Also known as "the easy way out" considering that easy install kits are available.  I want to find myself a 1930s Ford roadster pickup for my retirement.  I'd like it to have an old school engine... give me a flatty, a Caddy or Olds V8  or even something odd like a Studebaker V8...  Small block cars are so common they are cliche!   

I saw a 1930s Plymouth street rod done nicely with a Mopar 340 in it.  I appreciated it since it was all Mopar and the owner went the extra mile to fit it in there!   And you don't see that every day!

Edited by Tom Geiger

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3 minutes ago, Tom Geiger said:

Also known as "the easy way out" considering that easy install kits are available.  I want to find myself a 1930s Ford roadster pickup for my retirement.  I'd like it to have an old school engine... give me a flatty, a Caddy or Olds V8  or even something odd like a Studebaker V8...  Small block cars are so common they are cliche!   

If you would only fly out to Perth, I would meet you at the airport, you could drive the roadster back to my place, and I would wipe out that silly notion once and for all!   Goes like stink, sounds awesome, looks cool as- once you've had an SBC you'll never go back!

And once you get that Caddy, Olds or Stude into your RP, call me and let me know where you put the steering box!

Luv ya Tom! Cheers

Alan

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Gotta love how that thinking goes.  Putting a flathead in everything, that's tradition.  Put a small block Chexy in everything, that's a cliche.

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1 hour ago, alan barton said:

If you would only fly out to Perth, I would meet you at the airport, you could drive the roadster back to my place, and I would wipe out that silly notion once and for all!   Goes like stink, sounds awesome, looks cool as- once you've had an SBC you'll never go back!

And once you get that Caddy, Olds or Stude into your RP, call me and let me know where you put the steering box!

Luv ya Tom! Cheers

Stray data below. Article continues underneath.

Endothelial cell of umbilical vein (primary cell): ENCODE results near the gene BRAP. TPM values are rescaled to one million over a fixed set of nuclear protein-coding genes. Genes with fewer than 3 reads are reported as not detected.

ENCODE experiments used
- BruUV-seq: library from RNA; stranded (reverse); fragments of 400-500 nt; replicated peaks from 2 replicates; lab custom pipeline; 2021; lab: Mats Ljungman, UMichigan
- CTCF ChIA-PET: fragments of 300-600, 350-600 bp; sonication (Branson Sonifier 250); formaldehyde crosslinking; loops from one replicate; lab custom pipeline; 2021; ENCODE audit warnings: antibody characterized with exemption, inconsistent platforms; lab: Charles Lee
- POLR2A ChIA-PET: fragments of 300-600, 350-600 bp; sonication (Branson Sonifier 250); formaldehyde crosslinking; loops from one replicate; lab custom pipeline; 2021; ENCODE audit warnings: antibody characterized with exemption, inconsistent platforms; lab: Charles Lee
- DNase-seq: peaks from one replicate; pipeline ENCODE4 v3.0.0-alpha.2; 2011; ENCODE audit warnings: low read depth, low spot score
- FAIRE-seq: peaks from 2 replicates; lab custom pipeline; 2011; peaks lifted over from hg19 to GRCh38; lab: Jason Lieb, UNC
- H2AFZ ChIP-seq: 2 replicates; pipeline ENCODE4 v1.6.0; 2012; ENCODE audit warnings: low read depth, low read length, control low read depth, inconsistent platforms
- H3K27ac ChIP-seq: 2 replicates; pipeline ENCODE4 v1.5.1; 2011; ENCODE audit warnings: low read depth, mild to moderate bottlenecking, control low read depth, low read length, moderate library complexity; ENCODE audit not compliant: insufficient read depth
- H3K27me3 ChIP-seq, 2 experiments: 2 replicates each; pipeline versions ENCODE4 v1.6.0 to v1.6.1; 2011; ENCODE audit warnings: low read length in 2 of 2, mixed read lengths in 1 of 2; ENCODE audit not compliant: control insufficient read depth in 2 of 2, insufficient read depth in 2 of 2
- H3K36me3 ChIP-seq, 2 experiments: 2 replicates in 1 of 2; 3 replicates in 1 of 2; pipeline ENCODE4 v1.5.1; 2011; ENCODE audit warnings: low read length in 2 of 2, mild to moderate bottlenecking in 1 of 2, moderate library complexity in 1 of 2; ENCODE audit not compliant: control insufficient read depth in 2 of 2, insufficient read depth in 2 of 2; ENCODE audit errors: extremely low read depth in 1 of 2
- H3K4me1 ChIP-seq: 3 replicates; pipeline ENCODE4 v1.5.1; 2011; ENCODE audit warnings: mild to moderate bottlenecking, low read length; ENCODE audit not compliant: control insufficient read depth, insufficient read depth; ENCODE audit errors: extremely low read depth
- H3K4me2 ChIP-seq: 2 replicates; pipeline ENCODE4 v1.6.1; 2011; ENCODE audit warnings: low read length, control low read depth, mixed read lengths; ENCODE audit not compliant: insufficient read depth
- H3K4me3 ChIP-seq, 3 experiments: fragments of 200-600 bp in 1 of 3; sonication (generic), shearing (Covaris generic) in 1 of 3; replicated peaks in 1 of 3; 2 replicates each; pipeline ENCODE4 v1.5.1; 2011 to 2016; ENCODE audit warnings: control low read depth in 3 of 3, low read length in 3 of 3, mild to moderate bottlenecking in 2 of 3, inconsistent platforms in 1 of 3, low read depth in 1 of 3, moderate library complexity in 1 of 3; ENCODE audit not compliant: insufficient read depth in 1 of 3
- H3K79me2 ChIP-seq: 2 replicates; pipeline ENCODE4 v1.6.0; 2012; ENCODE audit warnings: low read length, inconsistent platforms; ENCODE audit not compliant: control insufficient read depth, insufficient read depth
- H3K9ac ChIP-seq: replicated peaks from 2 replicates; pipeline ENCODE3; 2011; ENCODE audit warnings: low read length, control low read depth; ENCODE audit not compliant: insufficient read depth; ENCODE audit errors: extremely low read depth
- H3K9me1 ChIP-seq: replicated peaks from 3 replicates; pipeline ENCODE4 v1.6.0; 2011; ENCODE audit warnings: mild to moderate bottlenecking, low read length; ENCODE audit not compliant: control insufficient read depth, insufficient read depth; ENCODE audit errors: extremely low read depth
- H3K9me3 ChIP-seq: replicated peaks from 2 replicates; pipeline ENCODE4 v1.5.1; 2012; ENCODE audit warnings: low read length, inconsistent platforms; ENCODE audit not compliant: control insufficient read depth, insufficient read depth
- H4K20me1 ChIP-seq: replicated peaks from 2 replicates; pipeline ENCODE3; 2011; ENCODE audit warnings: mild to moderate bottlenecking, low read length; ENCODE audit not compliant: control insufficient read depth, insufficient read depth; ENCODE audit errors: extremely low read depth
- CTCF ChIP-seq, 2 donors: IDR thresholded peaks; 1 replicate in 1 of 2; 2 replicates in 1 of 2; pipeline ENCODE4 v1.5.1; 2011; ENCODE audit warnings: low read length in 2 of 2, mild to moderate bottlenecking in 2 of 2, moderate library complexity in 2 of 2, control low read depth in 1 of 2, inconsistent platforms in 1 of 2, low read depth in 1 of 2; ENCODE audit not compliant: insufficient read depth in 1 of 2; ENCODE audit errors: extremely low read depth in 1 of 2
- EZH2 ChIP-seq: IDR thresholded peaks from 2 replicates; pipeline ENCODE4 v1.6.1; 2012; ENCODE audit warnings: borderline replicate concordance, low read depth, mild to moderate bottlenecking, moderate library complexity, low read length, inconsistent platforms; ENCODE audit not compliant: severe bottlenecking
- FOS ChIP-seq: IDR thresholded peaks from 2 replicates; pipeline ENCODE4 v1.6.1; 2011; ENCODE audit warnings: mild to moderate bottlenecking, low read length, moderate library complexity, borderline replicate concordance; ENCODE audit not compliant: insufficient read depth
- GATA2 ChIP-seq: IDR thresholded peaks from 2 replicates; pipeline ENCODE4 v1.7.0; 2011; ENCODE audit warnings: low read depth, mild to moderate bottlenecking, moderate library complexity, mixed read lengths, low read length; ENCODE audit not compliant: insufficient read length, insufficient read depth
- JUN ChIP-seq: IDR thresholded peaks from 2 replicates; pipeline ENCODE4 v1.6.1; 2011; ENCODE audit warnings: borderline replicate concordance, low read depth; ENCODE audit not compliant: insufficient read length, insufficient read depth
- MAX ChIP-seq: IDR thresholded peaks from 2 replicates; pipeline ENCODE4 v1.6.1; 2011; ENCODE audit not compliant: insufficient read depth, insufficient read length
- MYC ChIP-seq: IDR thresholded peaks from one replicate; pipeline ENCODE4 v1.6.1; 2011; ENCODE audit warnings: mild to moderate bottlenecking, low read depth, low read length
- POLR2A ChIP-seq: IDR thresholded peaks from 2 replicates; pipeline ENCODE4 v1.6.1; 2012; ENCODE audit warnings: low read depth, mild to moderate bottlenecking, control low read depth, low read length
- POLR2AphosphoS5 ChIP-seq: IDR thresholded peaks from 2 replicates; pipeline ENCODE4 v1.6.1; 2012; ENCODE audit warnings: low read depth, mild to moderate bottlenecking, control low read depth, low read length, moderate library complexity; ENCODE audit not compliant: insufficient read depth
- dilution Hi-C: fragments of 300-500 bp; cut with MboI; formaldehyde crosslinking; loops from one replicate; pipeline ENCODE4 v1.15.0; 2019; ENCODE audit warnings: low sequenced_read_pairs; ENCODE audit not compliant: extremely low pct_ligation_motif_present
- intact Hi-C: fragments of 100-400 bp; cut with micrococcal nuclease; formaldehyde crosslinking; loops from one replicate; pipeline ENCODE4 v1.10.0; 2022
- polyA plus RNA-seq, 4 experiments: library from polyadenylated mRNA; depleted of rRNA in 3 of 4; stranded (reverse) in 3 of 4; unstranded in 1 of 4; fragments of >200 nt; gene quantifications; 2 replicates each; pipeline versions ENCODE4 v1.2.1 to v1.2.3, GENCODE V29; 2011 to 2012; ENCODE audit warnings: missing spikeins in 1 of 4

Alan

Thanks Alan!  I don't think you want my first go at RHD to be in your roadster on the way from the airport!    😝

Reminds me of when you were here in Pennsylvania and we stopped by the house of that fellow who was working on a couple of street rods... remember the chain drive setup he had on that Model T steering? 

Edited by Tom Geiger

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1 hour ago, Tom Geiger said:

Also known as "the easy way out" considering that easy install kits are available.  I want to find myself a 1930s Ford roadster pickup for my retirement.  I'd like it to have an old school engine... give me a flatty, a Caddy or Olds V8  or even something odd like a Studebaker V8...  Small block cars are so common they are cliche!   

I saw a 1930s Plymouth street rod done nicely with a Mopar 340 in it.  I appreciated it since it was all Mopar and the owner went the extra mile to fit it in there!   And you don't see that every day!

I have no problem with other swaps either, sometimes its a matter of "I have this car and it needs a motor and I have this laying around". I believe that was the case with Roth's '55. He had the FE ford from one of his projects and the '55 needed a motor. I love seeing vintage motors, besides Chevys in old hot rods too.  I think most people know, going in, that they will cost more and be trickier to install for most likely, lesser performance. A lot of guys in the street rod world are fine with that and less concerned with having a hot rod that is built with speed as a first priority. Or they have the funds to do whatever they want and if it costs more to make it go faster, so be it. My initial post was in response to people swapping non Chevys motors in Chevys and my basic comment was that it seems counter productive because it would most likely cost more, be more trouble to install and in the end would have less performance. Probably not always the case, but true most of the time. Sometimes it is about the best bang for the buck and sometimes it's not, I guess it depends on the person.